Become A Lever Expert With This Fun Experiment

Levers are used all over the place in our everyday life. But have you ever wondered just exactly how they work? Grab your favorite budding scientist and tackle this fun project — and before you know it, you'll both be lever experts!

How doi Levers work

A lever works by reducing the amount of force needed to move an object or lift a load. A lever does this by increasing the distance through which the force acts. In this experiment, you will show that the closer the fulcrum — or the pivot point of the lever — is moved toward the load, the less effort is required to lift the load. At the same time, the distance over which you must apply the force increases. You will see that levers neither increase nor decrease the amount of total effort necessary. Instead, they make the work easier by spreading out the effort over a longer distance.

Lever Supplies

Supplies:

  • 12-inch wooden craft board or ruler
  • 2 clear plastic cups labeled LOAD and EFFORT
  • 100 pennies
  • 18 glass marbles, or a weight or large stone that will fit into the cup
  • Large metal binder clip, with the silver arms removed
  • Tape
  • Glue

Directions:

1

Prepare the arm

DIY lever project

Glue the labeled LOAD and EFFORT cups to each end of your lever arm, as shown. If you are using a wooden craft board, you'll want to make inch marks along one side. They will help with the fulcrum placement. Put your marbles, weight or rock into the cup labeled LOAD.

2

Set up the lever

Set up the lever

Tape your binder clip, flat side down, onto a stable, flat surface. Start by placing the lever arm onto the binder clip 4 inches from the end marked LOAD.

3

Experiment

Experiment

Start placing the pennies in the cup marked EFFORT one at a time and record how many pennies it takes to lift the EFFORT cup into the air. Move the fulcrum — or pivot point — away from the LOAD cup 1 inch at a time and add more pennies as necessary. Don't forget to record your results. You should notice that the farther away the fulcrum moves from the LOAD cup, the more pennies are required to lift the load.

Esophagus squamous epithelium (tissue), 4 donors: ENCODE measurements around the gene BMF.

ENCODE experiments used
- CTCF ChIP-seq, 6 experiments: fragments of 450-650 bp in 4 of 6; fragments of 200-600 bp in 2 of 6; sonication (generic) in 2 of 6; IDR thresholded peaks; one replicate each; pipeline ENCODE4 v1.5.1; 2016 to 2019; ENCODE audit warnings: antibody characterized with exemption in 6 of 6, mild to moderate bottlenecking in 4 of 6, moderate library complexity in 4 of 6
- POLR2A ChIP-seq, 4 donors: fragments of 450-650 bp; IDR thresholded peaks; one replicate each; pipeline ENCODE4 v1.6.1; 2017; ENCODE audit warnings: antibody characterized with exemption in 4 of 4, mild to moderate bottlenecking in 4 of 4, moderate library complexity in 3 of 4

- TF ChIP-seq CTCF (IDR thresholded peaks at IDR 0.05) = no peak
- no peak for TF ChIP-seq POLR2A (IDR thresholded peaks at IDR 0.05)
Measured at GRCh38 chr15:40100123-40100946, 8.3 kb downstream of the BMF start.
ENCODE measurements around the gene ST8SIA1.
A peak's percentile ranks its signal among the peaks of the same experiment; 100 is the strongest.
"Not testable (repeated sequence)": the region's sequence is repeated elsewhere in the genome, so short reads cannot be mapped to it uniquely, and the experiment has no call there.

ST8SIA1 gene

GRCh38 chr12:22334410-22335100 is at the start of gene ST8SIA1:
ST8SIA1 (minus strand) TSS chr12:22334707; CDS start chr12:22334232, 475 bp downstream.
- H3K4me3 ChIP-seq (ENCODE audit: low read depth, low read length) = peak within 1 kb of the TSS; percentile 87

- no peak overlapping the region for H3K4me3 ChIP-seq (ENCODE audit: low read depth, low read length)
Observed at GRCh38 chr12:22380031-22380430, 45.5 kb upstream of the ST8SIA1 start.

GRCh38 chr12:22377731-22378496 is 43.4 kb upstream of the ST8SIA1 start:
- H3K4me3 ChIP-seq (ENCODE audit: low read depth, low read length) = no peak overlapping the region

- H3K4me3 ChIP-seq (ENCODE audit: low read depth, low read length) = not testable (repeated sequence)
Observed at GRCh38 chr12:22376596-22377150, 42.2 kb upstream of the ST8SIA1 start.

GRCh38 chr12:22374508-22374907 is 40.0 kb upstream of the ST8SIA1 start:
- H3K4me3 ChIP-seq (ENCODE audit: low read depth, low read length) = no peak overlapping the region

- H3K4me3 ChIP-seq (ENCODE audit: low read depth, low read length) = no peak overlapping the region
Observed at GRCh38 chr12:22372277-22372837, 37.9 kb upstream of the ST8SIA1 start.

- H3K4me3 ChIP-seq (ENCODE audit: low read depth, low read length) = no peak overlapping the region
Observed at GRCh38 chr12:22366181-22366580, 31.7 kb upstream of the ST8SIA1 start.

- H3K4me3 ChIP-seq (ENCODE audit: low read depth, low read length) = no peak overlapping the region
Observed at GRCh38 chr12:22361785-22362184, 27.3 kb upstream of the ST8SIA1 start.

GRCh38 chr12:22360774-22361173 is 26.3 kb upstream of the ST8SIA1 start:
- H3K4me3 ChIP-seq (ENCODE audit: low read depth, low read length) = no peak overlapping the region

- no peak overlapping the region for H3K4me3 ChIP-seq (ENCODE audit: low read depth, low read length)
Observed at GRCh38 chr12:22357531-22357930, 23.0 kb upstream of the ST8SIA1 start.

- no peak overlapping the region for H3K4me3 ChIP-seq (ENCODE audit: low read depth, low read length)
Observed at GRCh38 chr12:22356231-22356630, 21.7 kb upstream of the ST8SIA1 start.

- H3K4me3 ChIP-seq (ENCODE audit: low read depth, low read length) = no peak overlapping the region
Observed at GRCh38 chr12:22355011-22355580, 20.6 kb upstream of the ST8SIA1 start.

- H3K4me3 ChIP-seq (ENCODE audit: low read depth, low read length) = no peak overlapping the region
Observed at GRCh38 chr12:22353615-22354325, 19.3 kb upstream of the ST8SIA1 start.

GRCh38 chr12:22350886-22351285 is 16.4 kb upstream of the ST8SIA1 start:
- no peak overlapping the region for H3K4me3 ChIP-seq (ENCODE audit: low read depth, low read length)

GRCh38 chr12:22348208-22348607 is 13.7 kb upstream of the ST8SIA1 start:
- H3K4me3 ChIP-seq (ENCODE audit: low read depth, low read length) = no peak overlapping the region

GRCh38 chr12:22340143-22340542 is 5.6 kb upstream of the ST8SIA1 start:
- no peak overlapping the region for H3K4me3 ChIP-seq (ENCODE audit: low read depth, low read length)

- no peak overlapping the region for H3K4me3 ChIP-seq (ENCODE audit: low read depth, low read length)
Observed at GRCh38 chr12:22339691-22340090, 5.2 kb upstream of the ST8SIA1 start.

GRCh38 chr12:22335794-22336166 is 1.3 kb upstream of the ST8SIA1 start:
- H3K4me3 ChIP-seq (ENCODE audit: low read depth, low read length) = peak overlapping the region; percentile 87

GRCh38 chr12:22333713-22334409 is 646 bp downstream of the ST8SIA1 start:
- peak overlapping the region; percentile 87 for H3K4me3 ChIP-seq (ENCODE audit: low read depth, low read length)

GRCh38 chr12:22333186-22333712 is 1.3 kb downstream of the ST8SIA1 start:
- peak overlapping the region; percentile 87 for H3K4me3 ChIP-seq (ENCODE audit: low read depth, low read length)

Display board

Supplies:

  • 4 x 6-inch photos of experiment, printed at a lab or home printer on photo paper
  • Elmer's 16 x 20-inch foam board
  • Elmer's Board Mate Extra Strength Glue Stick
  • Cardstock in various colors
  • Sticker letters and numbers (optional)
  • Ruler

Directions:

1

Plan your layout

Use a ruler and a piece of scrap paper and make a rough sketch of what you'd like the finished poster to look like. Keep in mind how big you'd like your title to be, how much room you have for your project explanation and where the pictures are going to go.

2

Create poster elements

Several options exist for creating the letters for the poster. The easiest method is to purchase letter stickers in various colors, shapes and sizes. To make your own custom lettering, create your words in a word processor program and print the words out directly onto the card stock. Make sure to edit your font to create just the outline of the letters, with a transparent fill. In Microsoft Word, this is easily done using Text Effects and choosing the transparent letter with a shadow. Once your letters are printed, carefully cut them out using a craft knife or scissors. When cutting out a cursive font, take care to ensure each word stays joined. That will make your assembly much easier.

3

Create the text

Type and print out the text for your poster on card stock, trim away excess paper and back it with card stock that's of a coordinating color and is an inch wider and taller.

4

Put it all together

Use the Elmer's Extra Strength Glue Stick to secure all of the elements to the board, taking care to glue down all corners to prevent them from curling up.

Get ready for the next science fair

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Tags: projects for kids

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